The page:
A proposal to give current non-voting Class A shares the same voting rights as Class B shares at News Corporation found little support at Friday’s annual shareholders meeting. The proposal, which was opposed by Rupert Murdoch and the company’s board, was voted down 77% to 23%.
There was quite a bit of talk about News Corporation’s newest project, Fox Business News, during the session. Activist investor Evelyn Davis tried to pry some additional information from CEO Murdoch about just where he wants FBN to go with its programming, but he declined to offer specifics, calling it "a work in progress." Murdoch later said he expects News Corporation to spend up to 200 million on FBN over the next three to four years as it tries to topple CNBC from leadership in business TV, just as Fox News Channel did with CNN in all news TV.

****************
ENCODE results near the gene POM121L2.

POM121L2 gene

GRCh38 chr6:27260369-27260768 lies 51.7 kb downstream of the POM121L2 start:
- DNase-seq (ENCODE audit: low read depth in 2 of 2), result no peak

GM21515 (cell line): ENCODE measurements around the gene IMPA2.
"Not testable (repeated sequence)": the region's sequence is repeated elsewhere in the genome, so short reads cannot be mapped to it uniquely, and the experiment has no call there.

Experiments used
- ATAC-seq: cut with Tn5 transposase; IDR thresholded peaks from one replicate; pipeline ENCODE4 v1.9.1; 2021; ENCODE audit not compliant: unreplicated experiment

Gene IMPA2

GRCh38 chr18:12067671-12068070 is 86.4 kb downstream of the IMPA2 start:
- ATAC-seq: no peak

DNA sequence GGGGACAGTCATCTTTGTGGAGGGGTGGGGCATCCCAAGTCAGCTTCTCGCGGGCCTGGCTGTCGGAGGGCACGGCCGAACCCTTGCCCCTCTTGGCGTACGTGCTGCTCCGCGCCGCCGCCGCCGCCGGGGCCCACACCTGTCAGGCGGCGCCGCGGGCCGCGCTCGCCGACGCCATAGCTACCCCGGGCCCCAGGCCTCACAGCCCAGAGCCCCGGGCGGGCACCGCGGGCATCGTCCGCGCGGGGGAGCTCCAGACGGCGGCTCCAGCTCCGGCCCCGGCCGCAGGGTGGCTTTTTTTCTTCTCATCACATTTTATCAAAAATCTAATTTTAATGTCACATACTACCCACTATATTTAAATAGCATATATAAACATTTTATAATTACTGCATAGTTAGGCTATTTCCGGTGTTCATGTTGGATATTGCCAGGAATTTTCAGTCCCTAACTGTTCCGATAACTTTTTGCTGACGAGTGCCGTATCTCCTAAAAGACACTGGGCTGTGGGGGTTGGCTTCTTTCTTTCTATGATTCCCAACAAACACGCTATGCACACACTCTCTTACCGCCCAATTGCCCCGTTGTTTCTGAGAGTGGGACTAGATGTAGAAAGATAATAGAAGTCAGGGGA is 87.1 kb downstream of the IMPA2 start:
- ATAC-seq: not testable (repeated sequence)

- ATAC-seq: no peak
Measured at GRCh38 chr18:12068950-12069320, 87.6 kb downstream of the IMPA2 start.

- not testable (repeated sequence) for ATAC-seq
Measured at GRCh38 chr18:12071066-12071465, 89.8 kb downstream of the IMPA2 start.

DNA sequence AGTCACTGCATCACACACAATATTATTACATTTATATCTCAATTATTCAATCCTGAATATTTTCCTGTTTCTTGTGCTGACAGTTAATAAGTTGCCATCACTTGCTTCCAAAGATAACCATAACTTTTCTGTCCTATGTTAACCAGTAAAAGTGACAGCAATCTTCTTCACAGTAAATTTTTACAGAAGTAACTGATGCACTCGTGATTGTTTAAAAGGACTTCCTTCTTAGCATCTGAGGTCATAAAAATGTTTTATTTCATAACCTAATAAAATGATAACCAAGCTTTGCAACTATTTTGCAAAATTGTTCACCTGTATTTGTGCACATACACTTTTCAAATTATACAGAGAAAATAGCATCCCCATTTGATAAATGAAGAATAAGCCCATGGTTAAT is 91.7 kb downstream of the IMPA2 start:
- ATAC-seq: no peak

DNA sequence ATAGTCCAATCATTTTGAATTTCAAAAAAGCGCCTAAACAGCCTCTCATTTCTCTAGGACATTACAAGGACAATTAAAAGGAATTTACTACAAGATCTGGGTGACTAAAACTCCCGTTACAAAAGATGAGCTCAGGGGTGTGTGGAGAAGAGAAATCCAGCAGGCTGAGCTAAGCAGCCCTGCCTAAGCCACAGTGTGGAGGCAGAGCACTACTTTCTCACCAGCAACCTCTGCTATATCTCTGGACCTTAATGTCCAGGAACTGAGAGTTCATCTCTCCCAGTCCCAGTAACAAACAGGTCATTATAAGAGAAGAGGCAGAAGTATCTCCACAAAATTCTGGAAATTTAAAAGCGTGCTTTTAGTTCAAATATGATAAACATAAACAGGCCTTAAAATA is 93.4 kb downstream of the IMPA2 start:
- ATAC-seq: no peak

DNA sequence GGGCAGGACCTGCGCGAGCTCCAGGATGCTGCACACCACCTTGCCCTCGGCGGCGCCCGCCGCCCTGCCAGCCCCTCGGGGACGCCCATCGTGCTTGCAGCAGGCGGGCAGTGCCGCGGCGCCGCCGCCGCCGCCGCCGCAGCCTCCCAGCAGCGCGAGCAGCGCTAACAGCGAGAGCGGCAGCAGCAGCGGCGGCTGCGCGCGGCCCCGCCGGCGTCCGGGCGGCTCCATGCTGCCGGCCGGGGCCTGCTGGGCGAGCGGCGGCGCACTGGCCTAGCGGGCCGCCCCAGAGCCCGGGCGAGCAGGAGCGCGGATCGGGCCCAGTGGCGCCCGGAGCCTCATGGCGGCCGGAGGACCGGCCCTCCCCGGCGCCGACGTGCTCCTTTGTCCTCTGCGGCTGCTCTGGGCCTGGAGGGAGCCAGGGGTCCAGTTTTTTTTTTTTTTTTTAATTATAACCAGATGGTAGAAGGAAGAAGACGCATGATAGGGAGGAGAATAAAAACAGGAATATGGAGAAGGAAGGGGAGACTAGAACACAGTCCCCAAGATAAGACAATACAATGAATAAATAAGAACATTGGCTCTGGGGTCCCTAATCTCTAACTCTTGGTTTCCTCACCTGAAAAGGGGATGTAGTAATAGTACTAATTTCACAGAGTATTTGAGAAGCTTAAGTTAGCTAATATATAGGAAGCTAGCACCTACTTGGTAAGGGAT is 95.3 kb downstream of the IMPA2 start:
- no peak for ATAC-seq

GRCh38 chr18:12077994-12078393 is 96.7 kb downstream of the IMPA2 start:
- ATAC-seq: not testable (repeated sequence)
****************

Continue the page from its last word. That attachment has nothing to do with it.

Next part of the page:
But while traditional media is still strong for News Corporation, new media is growing fast. Murdoch said he would not be surprised to see revenues for Fox Interactive Media top one billion bucks in the new fiscal year.
TVBR observation: Although Murdoch only holds about 30% of the voting shares at News Corporation, it is hardly surprising that most other Class B shareholders joined with him in refusing to eliminate the dual class share structure. There are slightly less than one billion Class B shares outstanding, but around 2.2 billion Class A. So, the Class B shareholders – who were the only ones who got to vote – were being asked to dilute their own voting power to less than a third of what they currently have.